As you’ve seen in the trailers, Larry Crowne (Tom Hanks) is a successful, caring, and hardworking supercenter employee who is fired from the company because he never went to college.  Despite his services in the navy, his loyalty to the company, and the amount of enjoyment he gets working at Umart, they still let him go to pursue other options.  After striking out with various job interviews, Crowne turns to his loyal friend Lamar (Cedric the Entertainer) a greedy yard sale entrepreneur who tells him to go to college and get educated.  Eventually Crowne arrives at college and signs up for two classes, one of which is a public speaking class taught by Ms. Mercedes Tainot (Julia Roberts).  Tainot is teacher going through some tough time of her own, but unlike Crowne who is trying to take life by the reigns, Tainot decides to drown her troubles in booze.

So what did I like so much about this movie?  Well to start off the pace of the movie was faster than I expected.  Unlike some romantic movies I have seen in the past, Larry Crowne’s pace was fast enough to keep me interested, yet slow enough to still deliver the lessons and story that it had set it to tell.  I’ll admit there were a few slow scenes that were probably a little carried out, but overall I thought the pace was balanced.  I think what also helped the pace of the movie was the different types of humor injected throughout the movie, more on the humor later.

However the pace was only one strength of the movie.  Perhaps the biggest strength is how realistic and entertaining the story is.  Instead of some drama filled, overacted, teenage love story, Larry Crowne is a more accurate portrayal of life.  Success doesn’t just magically come for Crowne, like we have seen in other movies, instead we see him experience both failure and success as he works hard to get his life back on track.  It actually brought back memories of my struggles to find balance in my life and trying to recover from some bad times, though I must admit my bad times were nothing like Crowne’s experiences..  However there was also another side of the story that some may be able to relate to.  Ms. Taibot’s faces her troubles in a little less positive manner resorting to alcohol to drown her sorrows.  Instead of working hard to improve her life, she instead takes the easy, temporary relief that comes with getting drunk and faces the consequences the next morning.  These two sides of the coin approach to life really helps one see how to there is a balance that must be achieved in order to tackle life.

It may sound like the story would get old after a while, but the acting and comedy provided by the actors, both main and secondary, keeps the movie fun and exciting.  Unlike some comedies that seem to focus on one or two comedic styles, like Hangover, Your Highness, 40 year old version, Larry Crowne has a variety of comedic styles that can be enjoyable by a wide variety of ages.  For instance there were plenty of one liners that had the audience cracking up, which for most of the movie were well timed to keep you laughing.  People who may have had troubling marriages, relationships, or other forms of interactions will get a kick out of some of the irony and justice you see in the movie.  Others may laugh at Larry being introduced to the modern world and the new frontier of technology.  Although Lamar is his starting mentor, Larry’s main guide into the world is Talia (Gugu Mbatha-Raw) a carefree, women’s right passionate, hippy spirited student who has a natural zest for life.  The spunky and youthful nature of this college girl is a wrench in Crowne’s quiet life, forcing him to experience new things and move on with life at a rapid pace.  Not only was she an important cog to the pace and story of the movie, she and her friends made a lot of scenes fun.  Perhaps the most enjoyable comedy for me though was the amount of college life jokes that were present in this movie.  Whether it was that awkward, lazy college student, the intense science fiction geek or sports jock, or even a teacher being intimidating, harsh, or fair, I found myself laughing a lot as I could relate my friends to these characters.  There were a lot of aspects that actually reminded me of a few professors, and I was able to actually picture my professors doing these kinds of actions, which made me laugh even harder.  The point is there is a lot of comedy here that one can relate to, which seems to amplify how funny the jokes are.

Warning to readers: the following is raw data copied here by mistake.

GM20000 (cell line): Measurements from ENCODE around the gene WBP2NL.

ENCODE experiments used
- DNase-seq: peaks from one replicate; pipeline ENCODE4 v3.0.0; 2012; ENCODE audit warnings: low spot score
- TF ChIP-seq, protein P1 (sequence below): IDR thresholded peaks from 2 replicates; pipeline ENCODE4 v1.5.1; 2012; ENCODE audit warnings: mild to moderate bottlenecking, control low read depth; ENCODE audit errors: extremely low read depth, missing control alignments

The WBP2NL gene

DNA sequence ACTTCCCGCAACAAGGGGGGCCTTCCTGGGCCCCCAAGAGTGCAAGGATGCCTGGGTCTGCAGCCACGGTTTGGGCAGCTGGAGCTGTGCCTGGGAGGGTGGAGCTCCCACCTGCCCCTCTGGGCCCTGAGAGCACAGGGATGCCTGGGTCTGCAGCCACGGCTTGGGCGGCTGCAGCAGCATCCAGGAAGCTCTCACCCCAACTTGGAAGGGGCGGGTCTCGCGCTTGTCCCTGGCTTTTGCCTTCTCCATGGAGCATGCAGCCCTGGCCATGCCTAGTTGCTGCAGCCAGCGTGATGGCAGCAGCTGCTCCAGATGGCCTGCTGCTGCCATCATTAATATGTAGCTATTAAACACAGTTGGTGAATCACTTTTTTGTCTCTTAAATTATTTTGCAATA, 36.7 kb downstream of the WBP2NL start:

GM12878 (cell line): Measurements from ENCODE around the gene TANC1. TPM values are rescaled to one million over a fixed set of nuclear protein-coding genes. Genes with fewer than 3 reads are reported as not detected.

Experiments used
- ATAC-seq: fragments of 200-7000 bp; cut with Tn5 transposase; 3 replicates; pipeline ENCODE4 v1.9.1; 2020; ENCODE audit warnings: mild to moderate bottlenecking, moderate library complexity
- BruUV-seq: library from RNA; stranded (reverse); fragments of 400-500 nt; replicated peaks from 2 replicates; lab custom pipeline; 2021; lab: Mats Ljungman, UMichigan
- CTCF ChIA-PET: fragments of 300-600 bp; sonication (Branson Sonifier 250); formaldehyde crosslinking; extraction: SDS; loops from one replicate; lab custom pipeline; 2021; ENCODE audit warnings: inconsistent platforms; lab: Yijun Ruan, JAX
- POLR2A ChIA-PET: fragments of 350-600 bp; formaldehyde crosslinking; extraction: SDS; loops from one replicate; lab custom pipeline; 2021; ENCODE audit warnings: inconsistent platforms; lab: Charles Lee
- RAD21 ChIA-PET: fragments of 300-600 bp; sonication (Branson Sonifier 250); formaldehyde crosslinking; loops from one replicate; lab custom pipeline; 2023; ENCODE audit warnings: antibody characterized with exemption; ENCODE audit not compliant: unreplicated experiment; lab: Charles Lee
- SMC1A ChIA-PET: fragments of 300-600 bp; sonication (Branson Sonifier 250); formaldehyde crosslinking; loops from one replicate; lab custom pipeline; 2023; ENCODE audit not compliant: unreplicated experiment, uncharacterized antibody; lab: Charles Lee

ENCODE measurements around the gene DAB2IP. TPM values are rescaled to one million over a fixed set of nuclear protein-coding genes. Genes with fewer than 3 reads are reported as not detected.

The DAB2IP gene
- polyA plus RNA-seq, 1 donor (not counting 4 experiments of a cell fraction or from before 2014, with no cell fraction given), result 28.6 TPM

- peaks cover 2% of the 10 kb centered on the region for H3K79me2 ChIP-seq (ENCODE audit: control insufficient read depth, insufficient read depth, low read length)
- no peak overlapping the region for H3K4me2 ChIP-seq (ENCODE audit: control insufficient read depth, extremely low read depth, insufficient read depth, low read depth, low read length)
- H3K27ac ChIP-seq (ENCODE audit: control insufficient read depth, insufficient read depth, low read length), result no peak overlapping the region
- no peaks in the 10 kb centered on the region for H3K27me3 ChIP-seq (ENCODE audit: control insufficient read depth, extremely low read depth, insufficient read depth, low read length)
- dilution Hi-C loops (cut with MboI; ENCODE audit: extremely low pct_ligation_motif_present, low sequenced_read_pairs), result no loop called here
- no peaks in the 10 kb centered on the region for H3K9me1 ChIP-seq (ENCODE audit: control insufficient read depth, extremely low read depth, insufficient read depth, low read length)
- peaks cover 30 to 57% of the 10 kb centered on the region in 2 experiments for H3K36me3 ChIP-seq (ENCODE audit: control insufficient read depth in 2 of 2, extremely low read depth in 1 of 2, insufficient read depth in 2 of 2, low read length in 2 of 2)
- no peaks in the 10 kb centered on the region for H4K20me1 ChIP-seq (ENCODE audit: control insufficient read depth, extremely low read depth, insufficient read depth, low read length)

However this movie is definitely not perfect.  Perhaps the biggest weakness to this movie is the last few minutes of scenes which kind of dragged on.  Although it tied up a few loose connections, the ending to the movie went back to that cheesy romance style that seems to make most audience members heart melt.  Instead the movie should have ended a little sooner, where there was still some uncertainty, mystery, and everything had ended on good terms.  To me it would have felt like a more realistic and appropriate ending.  Another weakness, though only minor, is some of the camerawork in the movie.  There are some shots where the background is really blurry and for me it was distracting to the scene rather than helpful.  Although it is not an issue in most scenes, there are some close up shots of the actor that really emphasize blurry backgrounds.  Other than these two issues, the only other things that come to mind are some overacted scenes, a few pointless lines, and a small amount of unanswered questions.